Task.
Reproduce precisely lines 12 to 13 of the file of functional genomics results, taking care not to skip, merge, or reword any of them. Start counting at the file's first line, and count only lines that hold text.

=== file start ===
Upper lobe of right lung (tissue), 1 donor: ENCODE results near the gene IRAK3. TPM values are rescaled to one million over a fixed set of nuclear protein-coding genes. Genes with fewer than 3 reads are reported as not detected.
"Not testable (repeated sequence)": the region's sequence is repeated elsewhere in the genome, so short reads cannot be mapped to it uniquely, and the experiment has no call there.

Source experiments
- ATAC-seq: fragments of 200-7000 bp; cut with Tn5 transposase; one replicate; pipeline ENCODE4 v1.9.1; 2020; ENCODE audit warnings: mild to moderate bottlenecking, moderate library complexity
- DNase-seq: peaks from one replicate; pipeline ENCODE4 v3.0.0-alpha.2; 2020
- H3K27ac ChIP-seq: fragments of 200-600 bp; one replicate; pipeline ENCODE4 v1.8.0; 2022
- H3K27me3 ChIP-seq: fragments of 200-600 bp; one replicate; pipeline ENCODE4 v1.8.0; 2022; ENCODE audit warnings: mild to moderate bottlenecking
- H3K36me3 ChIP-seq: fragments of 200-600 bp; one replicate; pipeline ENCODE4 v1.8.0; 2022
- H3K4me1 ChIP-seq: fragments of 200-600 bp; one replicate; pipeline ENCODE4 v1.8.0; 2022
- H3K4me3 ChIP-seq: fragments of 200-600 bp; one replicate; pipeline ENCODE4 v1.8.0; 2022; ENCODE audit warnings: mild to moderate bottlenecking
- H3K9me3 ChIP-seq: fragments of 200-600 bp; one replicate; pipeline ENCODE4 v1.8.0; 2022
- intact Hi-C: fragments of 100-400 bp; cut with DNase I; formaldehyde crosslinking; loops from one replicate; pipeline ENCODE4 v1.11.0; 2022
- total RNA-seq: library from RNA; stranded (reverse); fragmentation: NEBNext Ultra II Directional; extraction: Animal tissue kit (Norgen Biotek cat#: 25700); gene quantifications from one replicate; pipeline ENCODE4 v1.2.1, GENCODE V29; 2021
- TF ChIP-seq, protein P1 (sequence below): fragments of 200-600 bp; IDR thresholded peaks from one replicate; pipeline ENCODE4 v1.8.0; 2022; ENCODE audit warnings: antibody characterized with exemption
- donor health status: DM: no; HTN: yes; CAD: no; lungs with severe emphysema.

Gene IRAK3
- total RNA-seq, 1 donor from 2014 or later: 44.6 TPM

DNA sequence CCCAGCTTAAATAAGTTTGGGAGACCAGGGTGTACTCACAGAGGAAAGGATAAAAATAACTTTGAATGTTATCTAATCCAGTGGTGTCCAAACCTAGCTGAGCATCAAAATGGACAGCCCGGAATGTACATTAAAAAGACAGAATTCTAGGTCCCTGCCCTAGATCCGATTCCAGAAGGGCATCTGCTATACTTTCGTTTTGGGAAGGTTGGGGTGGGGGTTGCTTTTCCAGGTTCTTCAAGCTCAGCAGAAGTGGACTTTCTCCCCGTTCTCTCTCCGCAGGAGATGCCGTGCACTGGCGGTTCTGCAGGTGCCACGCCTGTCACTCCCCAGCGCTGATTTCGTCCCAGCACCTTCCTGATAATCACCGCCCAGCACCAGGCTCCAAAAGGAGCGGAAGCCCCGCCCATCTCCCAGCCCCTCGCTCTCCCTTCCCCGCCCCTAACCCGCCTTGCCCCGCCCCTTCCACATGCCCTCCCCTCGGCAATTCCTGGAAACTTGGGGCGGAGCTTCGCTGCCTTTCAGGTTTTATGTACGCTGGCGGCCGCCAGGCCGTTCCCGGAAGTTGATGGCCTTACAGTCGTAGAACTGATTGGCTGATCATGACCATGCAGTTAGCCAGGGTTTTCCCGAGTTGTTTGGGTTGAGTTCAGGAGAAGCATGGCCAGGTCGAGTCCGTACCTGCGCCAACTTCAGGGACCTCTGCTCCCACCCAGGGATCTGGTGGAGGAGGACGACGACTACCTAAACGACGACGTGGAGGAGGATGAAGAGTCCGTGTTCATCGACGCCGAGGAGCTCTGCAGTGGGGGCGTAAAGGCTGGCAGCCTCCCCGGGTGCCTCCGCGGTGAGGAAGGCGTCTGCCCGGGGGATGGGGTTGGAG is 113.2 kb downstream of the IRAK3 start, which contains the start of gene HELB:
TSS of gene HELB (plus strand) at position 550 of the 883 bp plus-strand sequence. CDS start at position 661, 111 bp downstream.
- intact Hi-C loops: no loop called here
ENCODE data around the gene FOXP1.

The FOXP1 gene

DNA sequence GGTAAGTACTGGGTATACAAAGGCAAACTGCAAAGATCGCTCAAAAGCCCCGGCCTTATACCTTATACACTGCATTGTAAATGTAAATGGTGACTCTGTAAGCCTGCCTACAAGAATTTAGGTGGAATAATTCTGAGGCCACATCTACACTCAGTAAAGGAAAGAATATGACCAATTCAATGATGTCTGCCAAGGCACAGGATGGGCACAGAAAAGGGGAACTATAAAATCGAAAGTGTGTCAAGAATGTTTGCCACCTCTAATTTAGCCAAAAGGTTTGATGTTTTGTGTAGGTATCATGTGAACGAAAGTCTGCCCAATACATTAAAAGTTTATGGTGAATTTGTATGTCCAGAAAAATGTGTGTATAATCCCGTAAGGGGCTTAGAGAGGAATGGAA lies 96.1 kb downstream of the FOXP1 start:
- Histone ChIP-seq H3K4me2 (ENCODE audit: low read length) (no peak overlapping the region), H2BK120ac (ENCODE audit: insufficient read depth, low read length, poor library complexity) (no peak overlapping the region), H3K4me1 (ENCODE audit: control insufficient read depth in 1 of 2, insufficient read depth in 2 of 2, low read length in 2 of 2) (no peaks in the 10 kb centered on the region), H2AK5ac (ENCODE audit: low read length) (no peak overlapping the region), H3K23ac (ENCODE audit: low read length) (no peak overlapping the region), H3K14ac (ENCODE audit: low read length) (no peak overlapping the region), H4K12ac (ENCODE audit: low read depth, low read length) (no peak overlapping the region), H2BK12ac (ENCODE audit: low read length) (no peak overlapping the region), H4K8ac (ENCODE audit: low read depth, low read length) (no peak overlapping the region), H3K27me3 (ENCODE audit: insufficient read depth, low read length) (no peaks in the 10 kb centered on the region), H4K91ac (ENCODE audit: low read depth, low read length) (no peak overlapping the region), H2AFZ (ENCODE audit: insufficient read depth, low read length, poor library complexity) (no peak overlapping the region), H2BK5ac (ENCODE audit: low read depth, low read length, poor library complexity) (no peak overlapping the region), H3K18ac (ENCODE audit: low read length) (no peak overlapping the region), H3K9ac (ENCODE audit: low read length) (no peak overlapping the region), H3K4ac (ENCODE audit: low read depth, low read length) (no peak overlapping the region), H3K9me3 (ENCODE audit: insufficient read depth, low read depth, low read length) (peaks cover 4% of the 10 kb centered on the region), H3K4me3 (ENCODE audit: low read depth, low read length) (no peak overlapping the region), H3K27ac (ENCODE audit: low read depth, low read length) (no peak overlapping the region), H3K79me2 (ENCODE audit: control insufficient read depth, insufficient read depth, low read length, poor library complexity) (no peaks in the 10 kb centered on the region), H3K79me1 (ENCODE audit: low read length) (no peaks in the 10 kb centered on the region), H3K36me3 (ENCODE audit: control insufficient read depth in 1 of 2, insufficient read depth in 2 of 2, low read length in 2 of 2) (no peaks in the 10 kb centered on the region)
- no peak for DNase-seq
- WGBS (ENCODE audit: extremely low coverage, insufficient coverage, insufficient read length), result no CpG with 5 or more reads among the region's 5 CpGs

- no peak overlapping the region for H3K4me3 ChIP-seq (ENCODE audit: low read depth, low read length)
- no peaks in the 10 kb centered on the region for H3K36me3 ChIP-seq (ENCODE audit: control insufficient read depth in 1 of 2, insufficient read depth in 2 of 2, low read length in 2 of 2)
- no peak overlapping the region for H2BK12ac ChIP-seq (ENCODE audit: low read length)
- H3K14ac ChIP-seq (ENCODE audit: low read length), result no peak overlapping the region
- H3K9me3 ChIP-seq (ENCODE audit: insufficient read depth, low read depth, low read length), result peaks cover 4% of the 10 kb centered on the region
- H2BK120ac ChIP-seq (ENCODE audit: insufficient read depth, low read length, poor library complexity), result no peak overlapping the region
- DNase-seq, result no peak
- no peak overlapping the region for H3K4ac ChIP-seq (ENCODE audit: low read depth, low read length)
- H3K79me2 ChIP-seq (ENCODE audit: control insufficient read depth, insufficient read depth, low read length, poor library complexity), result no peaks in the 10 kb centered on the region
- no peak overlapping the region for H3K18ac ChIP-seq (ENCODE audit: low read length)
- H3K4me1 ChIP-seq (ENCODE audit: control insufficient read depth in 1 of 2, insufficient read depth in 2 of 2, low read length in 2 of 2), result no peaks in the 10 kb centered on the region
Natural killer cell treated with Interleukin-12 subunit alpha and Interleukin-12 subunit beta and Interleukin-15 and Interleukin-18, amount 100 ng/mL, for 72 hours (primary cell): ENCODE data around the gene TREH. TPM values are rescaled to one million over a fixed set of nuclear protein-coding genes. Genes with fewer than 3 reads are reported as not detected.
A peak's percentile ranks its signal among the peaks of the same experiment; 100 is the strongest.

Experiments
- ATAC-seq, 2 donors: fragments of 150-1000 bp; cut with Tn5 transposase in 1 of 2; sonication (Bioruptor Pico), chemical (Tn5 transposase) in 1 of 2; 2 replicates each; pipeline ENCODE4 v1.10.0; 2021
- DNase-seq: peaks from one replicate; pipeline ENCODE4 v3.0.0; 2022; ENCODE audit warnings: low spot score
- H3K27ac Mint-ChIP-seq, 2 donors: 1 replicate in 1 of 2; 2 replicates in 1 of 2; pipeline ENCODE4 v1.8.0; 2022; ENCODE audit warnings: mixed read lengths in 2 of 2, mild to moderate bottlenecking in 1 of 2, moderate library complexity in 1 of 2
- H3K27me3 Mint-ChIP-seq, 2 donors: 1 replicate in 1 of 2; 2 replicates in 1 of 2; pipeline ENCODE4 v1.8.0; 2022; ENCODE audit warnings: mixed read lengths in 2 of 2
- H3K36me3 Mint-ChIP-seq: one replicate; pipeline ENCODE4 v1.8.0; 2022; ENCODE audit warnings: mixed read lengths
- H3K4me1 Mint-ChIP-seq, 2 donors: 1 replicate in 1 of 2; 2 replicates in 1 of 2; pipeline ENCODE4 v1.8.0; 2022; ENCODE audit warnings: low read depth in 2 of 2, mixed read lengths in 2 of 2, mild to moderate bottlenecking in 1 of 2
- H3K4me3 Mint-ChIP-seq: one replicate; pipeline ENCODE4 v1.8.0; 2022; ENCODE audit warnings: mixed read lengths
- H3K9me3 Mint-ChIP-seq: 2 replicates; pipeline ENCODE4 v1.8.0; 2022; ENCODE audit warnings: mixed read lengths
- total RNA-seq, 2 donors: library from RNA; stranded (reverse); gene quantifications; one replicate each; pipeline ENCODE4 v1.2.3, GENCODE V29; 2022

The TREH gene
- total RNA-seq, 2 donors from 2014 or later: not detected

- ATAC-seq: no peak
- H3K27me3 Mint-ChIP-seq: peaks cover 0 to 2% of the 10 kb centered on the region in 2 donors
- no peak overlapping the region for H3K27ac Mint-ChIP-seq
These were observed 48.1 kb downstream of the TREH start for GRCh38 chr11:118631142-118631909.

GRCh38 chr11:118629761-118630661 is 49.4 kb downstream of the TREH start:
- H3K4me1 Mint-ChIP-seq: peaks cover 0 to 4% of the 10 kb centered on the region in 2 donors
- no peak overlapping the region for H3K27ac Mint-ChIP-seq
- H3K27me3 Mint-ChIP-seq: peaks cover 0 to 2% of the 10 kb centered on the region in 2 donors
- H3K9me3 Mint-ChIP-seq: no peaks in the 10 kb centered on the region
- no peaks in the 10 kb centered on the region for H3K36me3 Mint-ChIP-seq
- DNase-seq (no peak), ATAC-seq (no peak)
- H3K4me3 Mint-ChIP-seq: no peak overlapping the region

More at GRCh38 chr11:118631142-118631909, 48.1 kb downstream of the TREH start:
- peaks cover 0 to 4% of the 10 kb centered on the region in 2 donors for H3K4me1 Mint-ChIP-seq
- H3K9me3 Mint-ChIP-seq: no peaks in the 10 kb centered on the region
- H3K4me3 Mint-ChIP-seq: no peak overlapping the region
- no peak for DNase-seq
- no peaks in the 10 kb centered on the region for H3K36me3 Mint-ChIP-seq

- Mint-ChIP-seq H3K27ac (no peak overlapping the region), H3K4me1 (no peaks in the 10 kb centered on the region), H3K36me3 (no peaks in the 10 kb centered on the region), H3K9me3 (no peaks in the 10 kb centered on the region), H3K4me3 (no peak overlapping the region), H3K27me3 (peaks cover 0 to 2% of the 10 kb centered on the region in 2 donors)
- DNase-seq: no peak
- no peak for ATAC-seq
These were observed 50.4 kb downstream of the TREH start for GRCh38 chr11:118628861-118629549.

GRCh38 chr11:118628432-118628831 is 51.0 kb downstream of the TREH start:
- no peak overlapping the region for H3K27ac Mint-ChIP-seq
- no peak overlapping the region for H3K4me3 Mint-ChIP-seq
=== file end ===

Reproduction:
- intact Hi-C: fragments of 100-400 bp; cut with DNase I; formaldehyde crosslinking; loops from one replicate; pipeline ENCODE4 v1.11.0; 2022
- total RNA-seq: library from RNA; stranded (reverse); fragmentation: NEBNext Ultra II Directional; extraction: Animal tissue kit (Norgen Biotek cat#: 25700); gene quantifications from one replicate; pipeline ENCODE4 v1.2.1, GENCODE V29; 2021